I thought I’d share a selfie with you. There you see it – posted at the top. It’s of my boot-clad feet.

I realise that there are significantly more captivating selfies out there but please stay with me. What you see is that the toes of my boots edge onto what is Spain’s Kilometro Cero. This is the point in Madrid from which all of Spain’s roads radiate. Therefore, most unlike my boring boots, it is very noteworthy, placed there, at the Puerta del Sol, as the country’s beating heart, pulsing the equivalent of freshly oxygenated blood around the rest of the country along arterial links.

Still, while important it may be, Spain’s Kilometro Cero is just one amongst many Kilometre Zeros all over the world. There are symbolically-centred beating hearts in city capitals everywhere. Nevertheless, they all lead back, as roads do, to Rome…

…Although not so much literally, more metaphorically. This is because Rome is the home of the archetype. Madrid isn’t the home of the archetype, nor yet are any of the other countries that have Kilometre Zeros because it was Rome’s Milliarium Aureum, or ‘golden milestone’ that started all this off. It is that symbolic heart that formed the centre of what was essentially the Compass Rose from which all other points of the Roman Empire took their bearings and established their place in the world. It’s Rome’s centre that supplied outlying satellites with their individual spatial, political, hierarchical, religious and cultural orientations.

So it’s from the Milliarium Aureum that we get our idiom, ‘All roads lead to Rome’ and, with it, the notion that everything leads back to some central point. So, for instance, we say all roads lead to Rome in respect of mystical or religious practices with the idea that all these, irrespective of who has them, lead back to The One. It’s as if it doesn’t matter that, most of the time, between us all, we speak the 101 names of God because when push comes to shove and we experience spiritual union, we return en masse to a single spiritual home.

But there are difficulties with this and these are understood by pushing the analogy a little further. So, just as there are certainly many roads leading out of Rome, so there are many paths leading out of each religious or spiritual tradition too. And, more than that, just as there are a multitude of Kilometre Zeros across the globe all mirroring Rome in having many roads leading out of them, so there are many, many religious and spiritual traditions all with many paths branching off them too. Sometimes I play a game with this idea: the point is to plot a return journey back from where I am now spiritually-speaking to where I began and, I tell you, it’s not easy. I guess it’s for this reason that I can’t, for the life of me, see how all the billions of us can get back to one single, central spiritual point, something like St Augustine’s City of God. I think in reality there must be a network of crisscrossing paths with myriad ‘spiritual homes’ dotted as nodal points all over the place. Sure, these spiritual homesteads approximate each other in various ways but, still, none are the same.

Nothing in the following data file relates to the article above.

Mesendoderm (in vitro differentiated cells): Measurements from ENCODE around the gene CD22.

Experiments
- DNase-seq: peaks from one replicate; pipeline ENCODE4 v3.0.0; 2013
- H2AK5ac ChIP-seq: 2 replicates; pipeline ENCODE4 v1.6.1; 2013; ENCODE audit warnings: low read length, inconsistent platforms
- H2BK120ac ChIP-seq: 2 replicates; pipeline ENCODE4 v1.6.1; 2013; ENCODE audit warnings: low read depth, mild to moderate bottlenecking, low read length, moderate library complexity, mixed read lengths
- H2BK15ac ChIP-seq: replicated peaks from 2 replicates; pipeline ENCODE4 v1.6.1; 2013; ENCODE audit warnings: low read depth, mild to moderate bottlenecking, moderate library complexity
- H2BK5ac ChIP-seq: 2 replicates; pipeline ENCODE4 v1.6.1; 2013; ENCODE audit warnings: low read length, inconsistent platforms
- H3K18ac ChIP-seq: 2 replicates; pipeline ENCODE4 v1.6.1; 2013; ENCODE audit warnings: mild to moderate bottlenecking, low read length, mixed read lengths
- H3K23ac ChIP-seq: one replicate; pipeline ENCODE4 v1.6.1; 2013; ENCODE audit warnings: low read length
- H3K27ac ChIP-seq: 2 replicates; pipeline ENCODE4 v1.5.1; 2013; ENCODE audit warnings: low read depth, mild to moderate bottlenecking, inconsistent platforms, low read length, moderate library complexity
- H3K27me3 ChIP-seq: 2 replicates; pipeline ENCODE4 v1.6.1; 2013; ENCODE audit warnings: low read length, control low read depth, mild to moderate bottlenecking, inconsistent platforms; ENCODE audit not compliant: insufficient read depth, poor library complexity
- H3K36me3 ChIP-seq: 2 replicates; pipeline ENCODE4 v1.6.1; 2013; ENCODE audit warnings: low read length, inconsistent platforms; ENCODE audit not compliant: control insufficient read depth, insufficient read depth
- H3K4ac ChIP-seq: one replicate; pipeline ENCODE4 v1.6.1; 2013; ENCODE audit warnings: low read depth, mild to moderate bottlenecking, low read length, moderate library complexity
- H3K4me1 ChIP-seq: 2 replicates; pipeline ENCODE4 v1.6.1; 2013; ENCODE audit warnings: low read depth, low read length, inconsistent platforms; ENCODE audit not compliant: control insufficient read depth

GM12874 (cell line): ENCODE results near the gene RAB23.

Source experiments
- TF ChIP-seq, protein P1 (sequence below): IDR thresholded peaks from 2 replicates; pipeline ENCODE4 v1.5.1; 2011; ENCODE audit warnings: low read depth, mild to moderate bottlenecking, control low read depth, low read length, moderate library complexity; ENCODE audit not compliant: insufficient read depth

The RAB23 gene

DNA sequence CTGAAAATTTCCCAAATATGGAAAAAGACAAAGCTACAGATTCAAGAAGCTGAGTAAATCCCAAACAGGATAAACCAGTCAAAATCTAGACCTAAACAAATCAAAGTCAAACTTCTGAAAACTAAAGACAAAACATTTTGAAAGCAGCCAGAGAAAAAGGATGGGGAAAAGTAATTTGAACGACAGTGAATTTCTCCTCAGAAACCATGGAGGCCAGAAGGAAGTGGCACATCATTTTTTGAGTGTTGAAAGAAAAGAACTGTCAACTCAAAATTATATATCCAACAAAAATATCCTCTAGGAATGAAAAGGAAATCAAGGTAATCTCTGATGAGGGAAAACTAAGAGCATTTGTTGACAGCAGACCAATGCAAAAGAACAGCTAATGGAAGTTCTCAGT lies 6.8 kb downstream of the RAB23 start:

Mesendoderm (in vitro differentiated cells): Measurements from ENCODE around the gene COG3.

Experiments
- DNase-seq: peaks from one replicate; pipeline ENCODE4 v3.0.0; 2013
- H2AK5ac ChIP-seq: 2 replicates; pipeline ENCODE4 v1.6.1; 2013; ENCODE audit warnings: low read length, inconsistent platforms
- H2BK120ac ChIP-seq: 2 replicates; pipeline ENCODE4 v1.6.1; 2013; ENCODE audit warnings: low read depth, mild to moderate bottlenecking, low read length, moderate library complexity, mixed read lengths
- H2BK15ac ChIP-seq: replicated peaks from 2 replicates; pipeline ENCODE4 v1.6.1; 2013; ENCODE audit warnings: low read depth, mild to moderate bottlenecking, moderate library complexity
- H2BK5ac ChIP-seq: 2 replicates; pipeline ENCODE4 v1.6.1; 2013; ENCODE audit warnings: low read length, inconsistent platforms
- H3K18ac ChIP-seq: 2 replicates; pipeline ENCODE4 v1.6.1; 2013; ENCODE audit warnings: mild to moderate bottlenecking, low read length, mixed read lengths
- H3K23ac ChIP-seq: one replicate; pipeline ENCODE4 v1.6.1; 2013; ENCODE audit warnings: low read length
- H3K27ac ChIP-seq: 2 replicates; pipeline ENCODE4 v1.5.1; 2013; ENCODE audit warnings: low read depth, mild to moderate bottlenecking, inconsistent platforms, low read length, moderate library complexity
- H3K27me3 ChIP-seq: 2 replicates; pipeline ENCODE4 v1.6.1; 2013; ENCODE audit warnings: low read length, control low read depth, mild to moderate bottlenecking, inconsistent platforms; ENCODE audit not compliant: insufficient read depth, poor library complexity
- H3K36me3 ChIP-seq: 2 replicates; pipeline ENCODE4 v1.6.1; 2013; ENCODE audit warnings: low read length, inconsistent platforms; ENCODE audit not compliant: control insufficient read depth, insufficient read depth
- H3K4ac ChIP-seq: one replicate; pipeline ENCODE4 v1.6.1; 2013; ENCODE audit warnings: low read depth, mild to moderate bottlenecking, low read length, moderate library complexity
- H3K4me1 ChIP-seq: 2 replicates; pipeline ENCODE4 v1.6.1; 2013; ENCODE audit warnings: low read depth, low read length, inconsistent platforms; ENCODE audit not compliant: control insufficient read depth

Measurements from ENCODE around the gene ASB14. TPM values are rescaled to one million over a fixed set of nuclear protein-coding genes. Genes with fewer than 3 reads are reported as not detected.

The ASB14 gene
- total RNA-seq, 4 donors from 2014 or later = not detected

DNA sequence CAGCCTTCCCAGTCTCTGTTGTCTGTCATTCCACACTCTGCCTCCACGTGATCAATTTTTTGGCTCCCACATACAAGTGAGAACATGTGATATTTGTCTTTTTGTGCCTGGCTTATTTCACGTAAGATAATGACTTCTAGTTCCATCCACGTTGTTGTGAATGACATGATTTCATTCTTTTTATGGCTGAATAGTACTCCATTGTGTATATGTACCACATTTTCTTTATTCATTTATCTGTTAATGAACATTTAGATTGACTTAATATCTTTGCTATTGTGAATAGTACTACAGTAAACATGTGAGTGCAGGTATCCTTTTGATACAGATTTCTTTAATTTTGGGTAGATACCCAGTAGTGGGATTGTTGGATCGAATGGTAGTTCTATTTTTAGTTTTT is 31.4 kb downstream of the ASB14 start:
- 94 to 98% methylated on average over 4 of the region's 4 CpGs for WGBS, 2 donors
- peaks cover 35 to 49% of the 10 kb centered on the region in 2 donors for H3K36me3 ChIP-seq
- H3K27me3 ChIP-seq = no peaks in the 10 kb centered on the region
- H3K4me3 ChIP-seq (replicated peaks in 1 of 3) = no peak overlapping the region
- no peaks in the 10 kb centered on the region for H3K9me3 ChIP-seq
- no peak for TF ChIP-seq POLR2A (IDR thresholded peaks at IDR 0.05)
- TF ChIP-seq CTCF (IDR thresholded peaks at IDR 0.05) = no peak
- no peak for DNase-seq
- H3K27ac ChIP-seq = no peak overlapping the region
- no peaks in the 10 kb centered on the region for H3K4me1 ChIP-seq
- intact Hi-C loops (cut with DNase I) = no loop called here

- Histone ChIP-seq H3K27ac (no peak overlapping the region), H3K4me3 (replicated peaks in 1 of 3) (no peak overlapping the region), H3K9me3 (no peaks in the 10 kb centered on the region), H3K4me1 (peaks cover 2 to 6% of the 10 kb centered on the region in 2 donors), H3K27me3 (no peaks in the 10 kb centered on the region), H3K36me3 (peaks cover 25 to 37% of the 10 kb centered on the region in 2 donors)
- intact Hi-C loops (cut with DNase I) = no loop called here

Spiritual traditions are often seen as ‘paths’ which, if followed, lead back to rather than away from. For instance, in the Christian Bible’s New Testament, Matthew (7:14) talks about the narrow road that leads to life. Then there’s the Tao which is a path too by definition, and following it restores and maintains universal order. But to follow the Christian Road is not to parallel the path of Tao. Of course, some might argue that this is because one or other of these paths – either the Christian or the Tao – has taken a wrong turn. But, then, how to reconcile the differences between, say, the Christian path followed by an anti-violence Quaker with that followed by an American evangelical who interprets the bible and their constitutional right to bear arms as linked, inerrant, literal truths? And, I’m wondering, if there’s one heaven and if both the Quaker and the American Evangelical pass the checks and get through the pearly gates when their time comes, how on earth will they rub along for eternity? I’m not imagining perpetual bliss!

Mystical experiences occur during times when external reality is less than usually distracting because something has happened to alter an individual’s state of consciousness. It might be that the individual has drifted off in a daydream, is sick and hallucinating, has taken drugs, is meditating or praying, or is in a psychotic or trance state. But, however it happens, the hegemony of external sense-perceptions is suspended in a way as to allow objects that usually exist only in an individual’s understanding to become reified and made supra-real and, thus, more imminent and demanding of attention than physically existent objects.

However, the thing is, objects of supra-reality arise within a person, and a person is a product of their environment which means that mystical and religious truths are, by nature, situated. This isn’t to downgrade them to mere wraiths because the very subjectivity of their inexistence makes them mighty. Even so, the supra-real objects of the mystical experiences of an anti-violence Quaker will have an entirely different quality to those of an American evangelical who believes that the world is a battlefield between good and evil (and, as an aside, I’d prefer to meet the former ‘egregores’ on a dark night than the latter!).

In any case, it’s true: all roads do lead to Rome…in a way.

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